The main method currently used to predict the health of a resultant person of an embryo is preimplantation genetic diagnosis (also called preimplantation genetic screening, preimplantation genetic profiling or PGP), in order to determine whether the resultant person will inherit a specific disease or not. On the other hand, a systematic review and meta-analysis of existing randomized controlled trials came to the result that there is no evidence of a beneficial effect of PGP as measured by live birth rate.[9] On the contrary, for women of advanced maternal age, PGP significantly lowers the live birth rate.[9] Technical drawbacks, such as the invasiveness of the biopsy, and chromosomal mosaicism are the major underlying factors for inefficacy of PGP.[9]


  1. ^ a b Rebmann, V.; Switala, M.; Eue, I.; Grosse-Wilde, H. (2010). "Soluble HLA-G is an independent factor for the prediction of pregnancy outcome after ART: A German multi-centre study". Human Reproduction 25 (7): 1691–1698. doi:10.1093/humrep/deq120. PMID 20488801. 
  2. ^ Kaser, D. J.; Racowsky, C. (2014). "Clinical outcomes following selection of human preimplantation embryos with time-lapse monitoring: a systematic review". Human Reproduction Update 20 (5): 617–631. doi:10.1093/humupd/dmu023. ISSN 1355-4786. 
  3. ^ Rubio, I.; Kuhlmann, R.; Agerholm, I.; Kirk, J.; Herrero, J.; Escribá, M. A. J.; Bellver, J.; Meseguer, M. (2012). "Limited implantation success of direct-cleaved human zygotes: A time-lapse study". Fertility and Sterility 98 (6): 1458–1463. doi:10.1016/j.fertnstert.2012.07.1135. PMID 22925687. 
  4. ^ Campbell, A.; Fishel, S.; Bowman, N.; Duffy, S.; Sedler, M.; Hickman, C. F. L. (2013). "Modelling a risk classification of aneuploidy in human embryos using non-invasive morphokinetics". Reproductive BioMedicine Online 26 (5): 477–485. doi:10.1016/j.rbmo.2013.02.006. PMID 23518033. 
  5. ^ Meseguer, M.; Herrero, J.; Tejera, A.; Hilligsøe, K. M.; Ramsing, N. B.; Remohí, J. (2011). "The use of morphokinetics as a predictor of embryo implantation". Human Reproduction 26 (10): 2658–2671. doi:10.1093/humrep/der256. PMID 21828117.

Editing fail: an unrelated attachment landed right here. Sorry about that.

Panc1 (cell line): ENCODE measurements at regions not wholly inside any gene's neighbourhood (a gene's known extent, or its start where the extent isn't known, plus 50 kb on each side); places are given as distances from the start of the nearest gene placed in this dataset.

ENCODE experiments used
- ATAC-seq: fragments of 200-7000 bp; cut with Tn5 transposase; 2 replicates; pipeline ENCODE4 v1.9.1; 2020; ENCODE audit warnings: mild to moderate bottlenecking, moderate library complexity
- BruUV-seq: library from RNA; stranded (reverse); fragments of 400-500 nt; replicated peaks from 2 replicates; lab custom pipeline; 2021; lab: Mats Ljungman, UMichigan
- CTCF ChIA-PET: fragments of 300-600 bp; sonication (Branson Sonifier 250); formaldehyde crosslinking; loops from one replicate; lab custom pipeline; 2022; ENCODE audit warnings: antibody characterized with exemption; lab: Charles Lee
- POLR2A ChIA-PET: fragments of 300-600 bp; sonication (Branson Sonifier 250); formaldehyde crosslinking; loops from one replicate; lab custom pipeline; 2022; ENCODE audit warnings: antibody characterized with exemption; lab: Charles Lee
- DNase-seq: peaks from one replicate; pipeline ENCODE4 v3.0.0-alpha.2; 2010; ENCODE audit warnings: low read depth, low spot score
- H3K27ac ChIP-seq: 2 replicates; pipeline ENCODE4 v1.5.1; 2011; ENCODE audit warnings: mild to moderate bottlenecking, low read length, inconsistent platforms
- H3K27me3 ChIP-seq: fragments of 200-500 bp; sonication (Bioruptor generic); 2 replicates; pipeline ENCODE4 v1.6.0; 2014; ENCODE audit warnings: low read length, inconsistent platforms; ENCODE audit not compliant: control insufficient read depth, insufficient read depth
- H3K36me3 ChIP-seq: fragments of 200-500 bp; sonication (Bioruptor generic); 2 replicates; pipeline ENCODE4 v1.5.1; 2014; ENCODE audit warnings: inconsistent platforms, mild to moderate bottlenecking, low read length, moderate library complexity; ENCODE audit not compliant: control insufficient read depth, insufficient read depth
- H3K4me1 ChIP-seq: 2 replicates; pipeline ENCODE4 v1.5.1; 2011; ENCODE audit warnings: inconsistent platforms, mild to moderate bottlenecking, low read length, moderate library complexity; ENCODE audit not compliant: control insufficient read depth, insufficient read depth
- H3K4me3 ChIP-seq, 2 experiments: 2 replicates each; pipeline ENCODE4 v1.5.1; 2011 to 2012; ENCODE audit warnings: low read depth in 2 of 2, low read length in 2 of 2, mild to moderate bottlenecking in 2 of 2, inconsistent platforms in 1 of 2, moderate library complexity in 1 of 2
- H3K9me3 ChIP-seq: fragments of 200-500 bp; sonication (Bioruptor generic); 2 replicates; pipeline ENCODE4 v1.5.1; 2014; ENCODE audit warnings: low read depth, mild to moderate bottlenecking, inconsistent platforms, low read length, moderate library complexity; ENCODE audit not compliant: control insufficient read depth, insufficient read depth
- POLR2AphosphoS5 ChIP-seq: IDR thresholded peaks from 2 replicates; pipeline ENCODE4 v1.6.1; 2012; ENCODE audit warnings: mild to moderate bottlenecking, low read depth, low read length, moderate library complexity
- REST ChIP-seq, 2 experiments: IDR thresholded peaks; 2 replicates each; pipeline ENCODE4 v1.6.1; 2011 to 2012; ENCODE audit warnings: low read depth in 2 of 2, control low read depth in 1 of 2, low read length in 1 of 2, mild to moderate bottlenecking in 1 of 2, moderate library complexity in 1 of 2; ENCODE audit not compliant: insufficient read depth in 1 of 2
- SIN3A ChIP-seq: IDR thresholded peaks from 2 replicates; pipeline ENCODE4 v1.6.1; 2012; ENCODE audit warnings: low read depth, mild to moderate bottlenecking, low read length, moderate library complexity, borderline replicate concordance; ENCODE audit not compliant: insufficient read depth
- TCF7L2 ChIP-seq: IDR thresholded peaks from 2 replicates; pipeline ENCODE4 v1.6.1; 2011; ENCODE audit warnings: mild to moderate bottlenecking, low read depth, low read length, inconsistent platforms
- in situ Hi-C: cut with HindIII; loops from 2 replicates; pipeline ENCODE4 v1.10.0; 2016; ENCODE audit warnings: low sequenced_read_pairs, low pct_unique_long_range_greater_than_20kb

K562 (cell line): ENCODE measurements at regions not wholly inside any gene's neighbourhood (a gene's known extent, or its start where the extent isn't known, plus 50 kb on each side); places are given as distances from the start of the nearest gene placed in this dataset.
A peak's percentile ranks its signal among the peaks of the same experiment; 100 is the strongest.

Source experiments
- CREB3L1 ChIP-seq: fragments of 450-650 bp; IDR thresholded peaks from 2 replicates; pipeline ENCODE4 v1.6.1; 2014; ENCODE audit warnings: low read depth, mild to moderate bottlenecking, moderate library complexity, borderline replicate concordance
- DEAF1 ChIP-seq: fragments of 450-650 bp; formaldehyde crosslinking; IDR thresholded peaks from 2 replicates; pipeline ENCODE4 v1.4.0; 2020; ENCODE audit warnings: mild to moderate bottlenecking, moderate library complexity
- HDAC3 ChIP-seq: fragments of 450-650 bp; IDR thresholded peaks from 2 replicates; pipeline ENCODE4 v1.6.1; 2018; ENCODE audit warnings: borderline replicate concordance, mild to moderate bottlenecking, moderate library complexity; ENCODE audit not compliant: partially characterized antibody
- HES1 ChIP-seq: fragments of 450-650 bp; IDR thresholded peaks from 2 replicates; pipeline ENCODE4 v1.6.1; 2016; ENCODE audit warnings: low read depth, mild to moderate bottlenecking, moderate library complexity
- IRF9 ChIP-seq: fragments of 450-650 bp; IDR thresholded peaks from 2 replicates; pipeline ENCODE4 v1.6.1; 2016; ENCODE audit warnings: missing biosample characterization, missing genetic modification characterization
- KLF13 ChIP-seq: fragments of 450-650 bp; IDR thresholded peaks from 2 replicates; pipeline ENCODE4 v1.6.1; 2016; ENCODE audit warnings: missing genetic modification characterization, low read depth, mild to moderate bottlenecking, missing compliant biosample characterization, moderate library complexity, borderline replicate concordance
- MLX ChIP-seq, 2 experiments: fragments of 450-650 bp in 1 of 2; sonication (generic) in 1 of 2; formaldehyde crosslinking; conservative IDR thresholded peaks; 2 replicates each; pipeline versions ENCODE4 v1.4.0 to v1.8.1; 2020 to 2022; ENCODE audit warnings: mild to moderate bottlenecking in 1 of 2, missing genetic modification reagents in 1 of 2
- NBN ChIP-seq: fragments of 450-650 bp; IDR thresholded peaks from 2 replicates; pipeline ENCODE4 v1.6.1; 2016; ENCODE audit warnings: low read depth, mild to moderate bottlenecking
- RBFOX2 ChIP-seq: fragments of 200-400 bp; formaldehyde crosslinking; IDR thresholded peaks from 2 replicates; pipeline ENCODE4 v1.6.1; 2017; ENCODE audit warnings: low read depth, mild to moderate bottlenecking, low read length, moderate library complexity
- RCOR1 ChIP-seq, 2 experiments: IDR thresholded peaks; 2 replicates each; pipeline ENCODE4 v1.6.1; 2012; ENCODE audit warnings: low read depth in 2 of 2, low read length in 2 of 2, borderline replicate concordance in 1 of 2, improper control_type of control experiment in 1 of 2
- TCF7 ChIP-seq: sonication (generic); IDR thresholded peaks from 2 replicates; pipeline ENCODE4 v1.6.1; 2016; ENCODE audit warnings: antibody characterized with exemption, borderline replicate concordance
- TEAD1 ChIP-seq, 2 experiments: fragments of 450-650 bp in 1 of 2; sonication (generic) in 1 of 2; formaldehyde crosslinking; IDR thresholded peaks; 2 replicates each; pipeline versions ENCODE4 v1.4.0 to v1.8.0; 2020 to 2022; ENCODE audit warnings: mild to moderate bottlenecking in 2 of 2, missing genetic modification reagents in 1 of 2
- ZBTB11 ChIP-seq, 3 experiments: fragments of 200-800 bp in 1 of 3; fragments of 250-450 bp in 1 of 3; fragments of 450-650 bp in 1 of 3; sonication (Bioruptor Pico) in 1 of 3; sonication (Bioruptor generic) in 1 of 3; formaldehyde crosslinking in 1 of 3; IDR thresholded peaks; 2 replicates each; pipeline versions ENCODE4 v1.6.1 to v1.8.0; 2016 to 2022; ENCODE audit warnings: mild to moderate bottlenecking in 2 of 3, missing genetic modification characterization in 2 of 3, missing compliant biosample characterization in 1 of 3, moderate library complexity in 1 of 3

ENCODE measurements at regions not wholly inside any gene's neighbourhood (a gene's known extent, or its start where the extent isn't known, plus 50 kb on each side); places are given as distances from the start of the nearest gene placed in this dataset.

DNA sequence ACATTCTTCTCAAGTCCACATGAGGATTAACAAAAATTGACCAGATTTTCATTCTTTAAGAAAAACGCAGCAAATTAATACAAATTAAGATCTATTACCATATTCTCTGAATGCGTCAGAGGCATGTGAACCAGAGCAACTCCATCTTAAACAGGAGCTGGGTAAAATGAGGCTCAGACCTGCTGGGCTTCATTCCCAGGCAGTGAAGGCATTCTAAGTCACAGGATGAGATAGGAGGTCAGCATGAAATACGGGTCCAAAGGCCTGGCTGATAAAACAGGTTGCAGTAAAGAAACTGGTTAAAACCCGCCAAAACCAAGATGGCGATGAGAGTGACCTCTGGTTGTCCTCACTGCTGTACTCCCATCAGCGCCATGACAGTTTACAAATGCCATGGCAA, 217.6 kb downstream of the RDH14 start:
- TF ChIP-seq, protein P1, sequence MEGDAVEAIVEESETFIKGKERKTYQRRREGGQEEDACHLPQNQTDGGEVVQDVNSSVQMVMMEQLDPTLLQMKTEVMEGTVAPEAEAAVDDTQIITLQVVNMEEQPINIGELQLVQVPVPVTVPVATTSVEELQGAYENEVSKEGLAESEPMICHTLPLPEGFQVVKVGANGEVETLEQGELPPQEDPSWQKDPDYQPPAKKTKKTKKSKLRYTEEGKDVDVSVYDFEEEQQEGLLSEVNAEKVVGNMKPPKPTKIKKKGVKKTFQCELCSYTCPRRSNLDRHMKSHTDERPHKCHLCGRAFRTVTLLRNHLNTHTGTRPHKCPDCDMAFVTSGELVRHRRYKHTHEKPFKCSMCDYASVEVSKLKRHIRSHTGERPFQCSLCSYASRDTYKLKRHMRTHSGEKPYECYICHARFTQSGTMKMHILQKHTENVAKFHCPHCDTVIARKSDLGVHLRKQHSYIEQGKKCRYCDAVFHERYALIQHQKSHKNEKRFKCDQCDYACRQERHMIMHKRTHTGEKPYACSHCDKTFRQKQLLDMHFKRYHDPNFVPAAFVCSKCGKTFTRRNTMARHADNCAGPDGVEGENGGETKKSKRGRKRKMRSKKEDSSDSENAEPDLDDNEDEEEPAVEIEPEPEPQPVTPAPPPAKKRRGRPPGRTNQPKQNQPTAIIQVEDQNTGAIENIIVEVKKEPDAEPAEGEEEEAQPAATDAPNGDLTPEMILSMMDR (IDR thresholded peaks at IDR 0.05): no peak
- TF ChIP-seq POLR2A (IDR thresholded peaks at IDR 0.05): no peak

6. ^ Dal Canto, M.; Coticchio, G.; Mignini Renzini, M.; De Ponti, E.; Novara, P. V.; Brambillasca, F.; Comi, R.; Fadini, R. (2012). "Cleavage kinetics analysis of human embryos predicts development to blastocyst and implantation". Reproductive BioMedicine Online 25 (5): 474–480. doi:10.1016/j.rbmo.2012.07.016. PMID 22995750. 
  7. ^ Reichman, D. E.; Jackson, K. V.; Racowsky, C. (2010). "Incidence and development of zygotes exhibiting abnormal pronuclear disposition after identification of two pronuclei at the fertilization check". Fertility and Sterility 94 (3): 965–970. doi:10.1016/j.fertnstert.2009.04.018. PMID 19476942. 
  8. ^ a b c d e f g The Evian Annual Reproduction (EVAR) Workshop Group 2010; Fauser, B. C. J. M.; Diedrich, K.; Bouchard, P.; Domínguez, F.; Matzuk, M.; Franks, S.; Hamamah, S.; Simón, C.; Devroey, P.; Ezcurra, D.; Howles, C. M. (2011). "Contemporary genetic technologies and female reproduction". Human Reproduction Update 17 (6): 829–847. doi:10.1093/humupd/dmr033. PMC 3191938. PMID 21896560. 
  9. ^ a b c Mastenbroek, S.; Twisk, M.; Van Der Veen, F.; Repping, S. (2011). "Preimplantation genetic screening: A systematic review and meta-analysis of RCTs". Human Reproduction Update 17 (4): 454–466. doi:10.1093/humupd/dmr003. PMID 21531751.